Ibrahim Abdul-Martin, co-founder of Green Squash Consulting and a Black Interfaith fellow at Interfaith America, offered “a message from the ancient future.” Abdul-Martin, who also is a member of CEE’s Advisory Board, reminded listeners that they had to “acknowledge the oneness of God and His creation.”

CEE Executive Director Karenna Gore participated in a panel with Abdul-Martin, William J. Barber III, director of climate and environmental justice at The Climate Reality Project, Crystal Cavalier, co-founder of Seven Directions of Service, and Pamelo Ayo Yetunde, co-founder of Center of the Heart. Alexis Vaughan, director of racial equity initiatives at Interfaith America, moderated.

Barber, who also is a fellow at CEE, noted the depth of Black faith communities in the environmental justice movement. “Faith communities have always been bastions of political activism,” he said.

Ms. Gore noted the “power of faith” within African American culture and history. “We can’t just act at the level of effect; we need to be at the level of cause,” she said. “Faith communities work at the level of cause.”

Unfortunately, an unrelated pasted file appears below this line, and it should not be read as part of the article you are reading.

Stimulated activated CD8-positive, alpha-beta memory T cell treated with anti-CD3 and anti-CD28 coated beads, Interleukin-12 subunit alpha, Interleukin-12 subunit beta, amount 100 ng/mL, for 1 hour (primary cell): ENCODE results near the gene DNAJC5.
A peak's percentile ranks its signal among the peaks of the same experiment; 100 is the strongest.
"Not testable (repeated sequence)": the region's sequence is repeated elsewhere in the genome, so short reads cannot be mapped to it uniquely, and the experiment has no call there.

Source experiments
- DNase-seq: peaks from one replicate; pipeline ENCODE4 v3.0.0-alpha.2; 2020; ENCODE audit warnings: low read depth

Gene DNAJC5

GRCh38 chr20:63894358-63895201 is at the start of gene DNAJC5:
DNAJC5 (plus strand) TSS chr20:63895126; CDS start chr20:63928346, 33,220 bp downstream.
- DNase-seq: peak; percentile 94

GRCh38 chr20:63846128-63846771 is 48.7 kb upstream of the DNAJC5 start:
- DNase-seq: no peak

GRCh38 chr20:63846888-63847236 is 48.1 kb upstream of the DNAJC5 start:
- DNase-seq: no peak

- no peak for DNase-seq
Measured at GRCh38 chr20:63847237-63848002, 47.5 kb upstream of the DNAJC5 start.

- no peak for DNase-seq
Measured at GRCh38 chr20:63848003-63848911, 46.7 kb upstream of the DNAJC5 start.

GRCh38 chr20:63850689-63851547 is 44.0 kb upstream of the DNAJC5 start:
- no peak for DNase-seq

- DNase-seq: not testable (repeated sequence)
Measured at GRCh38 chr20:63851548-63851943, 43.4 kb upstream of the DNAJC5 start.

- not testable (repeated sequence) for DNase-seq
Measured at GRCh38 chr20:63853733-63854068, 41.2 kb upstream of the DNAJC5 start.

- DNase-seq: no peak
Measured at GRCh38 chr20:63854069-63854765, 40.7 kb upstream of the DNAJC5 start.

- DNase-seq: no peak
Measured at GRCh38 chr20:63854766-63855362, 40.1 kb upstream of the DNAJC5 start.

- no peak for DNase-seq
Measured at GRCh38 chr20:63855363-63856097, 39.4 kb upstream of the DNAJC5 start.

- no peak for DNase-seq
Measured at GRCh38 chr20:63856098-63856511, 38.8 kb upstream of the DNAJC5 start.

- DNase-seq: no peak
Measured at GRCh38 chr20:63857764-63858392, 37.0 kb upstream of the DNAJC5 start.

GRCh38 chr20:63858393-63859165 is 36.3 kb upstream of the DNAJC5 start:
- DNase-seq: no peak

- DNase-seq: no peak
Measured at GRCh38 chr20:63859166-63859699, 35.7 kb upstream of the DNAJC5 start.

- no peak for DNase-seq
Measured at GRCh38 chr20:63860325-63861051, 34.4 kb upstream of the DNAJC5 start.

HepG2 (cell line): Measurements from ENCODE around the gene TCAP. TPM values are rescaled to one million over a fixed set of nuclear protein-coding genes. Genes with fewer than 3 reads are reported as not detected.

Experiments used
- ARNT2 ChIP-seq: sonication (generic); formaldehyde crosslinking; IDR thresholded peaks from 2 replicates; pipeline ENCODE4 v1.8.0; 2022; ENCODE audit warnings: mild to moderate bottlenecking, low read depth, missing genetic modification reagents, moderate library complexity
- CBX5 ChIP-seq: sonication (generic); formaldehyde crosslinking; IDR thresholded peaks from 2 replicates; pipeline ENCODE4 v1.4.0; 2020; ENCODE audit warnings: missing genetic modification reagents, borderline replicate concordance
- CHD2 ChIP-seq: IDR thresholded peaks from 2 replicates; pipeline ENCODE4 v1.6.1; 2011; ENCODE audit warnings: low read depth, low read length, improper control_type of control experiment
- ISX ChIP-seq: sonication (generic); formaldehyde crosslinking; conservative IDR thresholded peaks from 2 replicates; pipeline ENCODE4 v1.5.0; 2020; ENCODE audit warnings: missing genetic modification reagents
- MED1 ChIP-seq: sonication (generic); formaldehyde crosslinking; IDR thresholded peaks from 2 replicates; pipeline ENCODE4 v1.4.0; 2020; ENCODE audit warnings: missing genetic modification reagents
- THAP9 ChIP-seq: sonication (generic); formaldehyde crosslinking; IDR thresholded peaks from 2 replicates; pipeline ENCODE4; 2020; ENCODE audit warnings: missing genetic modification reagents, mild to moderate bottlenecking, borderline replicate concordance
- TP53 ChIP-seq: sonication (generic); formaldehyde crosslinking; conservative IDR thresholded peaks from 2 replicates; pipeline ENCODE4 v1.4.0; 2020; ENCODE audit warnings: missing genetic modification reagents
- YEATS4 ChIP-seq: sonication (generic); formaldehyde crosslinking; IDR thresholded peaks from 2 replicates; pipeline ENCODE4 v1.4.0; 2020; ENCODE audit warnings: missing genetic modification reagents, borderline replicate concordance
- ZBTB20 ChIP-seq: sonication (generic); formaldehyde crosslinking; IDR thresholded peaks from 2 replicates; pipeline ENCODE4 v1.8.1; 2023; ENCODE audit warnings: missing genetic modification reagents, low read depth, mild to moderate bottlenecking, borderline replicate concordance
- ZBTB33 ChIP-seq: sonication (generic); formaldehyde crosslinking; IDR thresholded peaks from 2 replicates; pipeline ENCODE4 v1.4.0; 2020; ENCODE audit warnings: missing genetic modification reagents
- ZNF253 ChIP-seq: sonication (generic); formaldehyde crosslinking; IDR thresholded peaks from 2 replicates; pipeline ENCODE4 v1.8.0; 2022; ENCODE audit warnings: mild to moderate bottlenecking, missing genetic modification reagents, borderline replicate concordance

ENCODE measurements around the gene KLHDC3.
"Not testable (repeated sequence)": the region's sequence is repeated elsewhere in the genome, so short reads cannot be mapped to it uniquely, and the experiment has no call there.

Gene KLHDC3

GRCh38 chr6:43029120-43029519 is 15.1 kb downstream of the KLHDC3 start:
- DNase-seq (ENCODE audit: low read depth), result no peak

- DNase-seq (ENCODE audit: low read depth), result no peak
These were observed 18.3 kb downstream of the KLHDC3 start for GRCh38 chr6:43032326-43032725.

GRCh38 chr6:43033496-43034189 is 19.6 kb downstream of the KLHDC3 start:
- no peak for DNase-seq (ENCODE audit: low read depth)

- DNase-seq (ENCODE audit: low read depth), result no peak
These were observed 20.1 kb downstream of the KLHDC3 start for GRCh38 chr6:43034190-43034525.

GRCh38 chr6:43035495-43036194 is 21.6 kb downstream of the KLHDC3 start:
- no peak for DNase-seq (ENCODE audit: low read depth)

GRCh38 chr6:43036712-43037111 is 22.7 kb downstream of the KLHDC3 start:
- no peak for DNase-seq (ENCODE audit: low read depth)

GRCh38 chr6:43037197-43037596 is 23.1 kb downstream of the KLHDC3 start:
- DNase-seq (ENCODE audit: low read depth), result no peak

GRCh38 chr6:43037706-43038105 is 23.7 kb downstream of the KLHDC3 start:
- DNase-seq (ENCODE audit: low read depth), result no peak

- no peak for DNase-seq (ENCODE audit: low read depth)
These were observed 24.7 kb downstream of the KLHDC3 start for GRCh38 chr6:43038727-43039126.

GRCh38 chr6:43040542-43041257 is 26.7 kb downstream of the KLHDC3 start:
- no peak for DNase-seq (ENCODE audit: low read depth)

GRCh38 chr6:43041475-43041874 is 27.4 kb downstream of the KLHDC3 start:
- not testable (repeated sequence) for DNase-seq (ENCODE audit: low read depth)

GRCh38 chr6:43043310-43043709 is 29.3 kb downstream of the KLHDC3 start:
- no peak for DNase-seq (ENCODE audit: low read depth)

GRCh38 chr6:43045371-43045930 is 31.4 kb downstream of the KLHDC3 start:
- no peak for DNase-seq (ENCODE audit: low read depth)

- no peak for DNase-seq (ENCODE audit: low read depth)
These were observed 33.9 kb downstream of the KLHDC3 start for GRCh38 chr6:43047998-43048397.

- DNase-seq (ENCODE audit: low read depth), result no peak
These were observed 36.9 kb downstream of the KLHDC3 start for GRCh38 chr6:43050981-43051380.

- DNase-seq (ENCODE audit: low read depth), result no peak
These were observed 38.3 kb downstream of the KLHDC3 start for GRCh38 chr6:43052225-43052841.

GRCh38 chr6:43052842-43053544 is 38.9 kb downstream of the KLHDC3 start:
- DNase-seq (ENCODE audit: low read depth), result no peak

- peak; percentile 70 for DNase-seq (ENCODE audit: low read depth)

“Being in this movement makes me feel some hope,” she said.

In closing, Mr. Gore exhorted the audience to remain engaged. “How can we glorify the Creator while participating in the destruction of the glorious Earth?,” he asked. “We know how to solve the climate crisis,” Mr. Gore said, “but we need the political will.”

Related

Religious News Service. “Gore says climate crisis like ‘nature hike right through the Book of Revelation.’”
Interfaith America. “Why Black Faith Leaders Are Crucial in the Fight for Environmental Justice.”

NB. This post has been updated to include a link to YouTube.

Meeting the Moment: Earth Day 2022

Karenna Gore to Discuss “Widening the Circle” at Yale, February 23

“Widening the Circle”
Wednesday, February 23, 2022
12 p.m. New Haven & New York
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On Wednesday, February 23, 2022, at noon Eastern Time, Executive Director Karenna Gore will address Yale students and guests as a session in the School of the Environment BIOMES speaker series. The title of Ms. Gore’s address, “Widening the Circle,” will examine the root causes of today’s compound ecological crisis.

Mary Evelyn Tucker, co-founder and co-director of the Forum on Religion and Ecology at Yale, will introduce Ms. Gore. The talk will be broadcast live to members of the Yale community in Burke Auditorium and online to guests.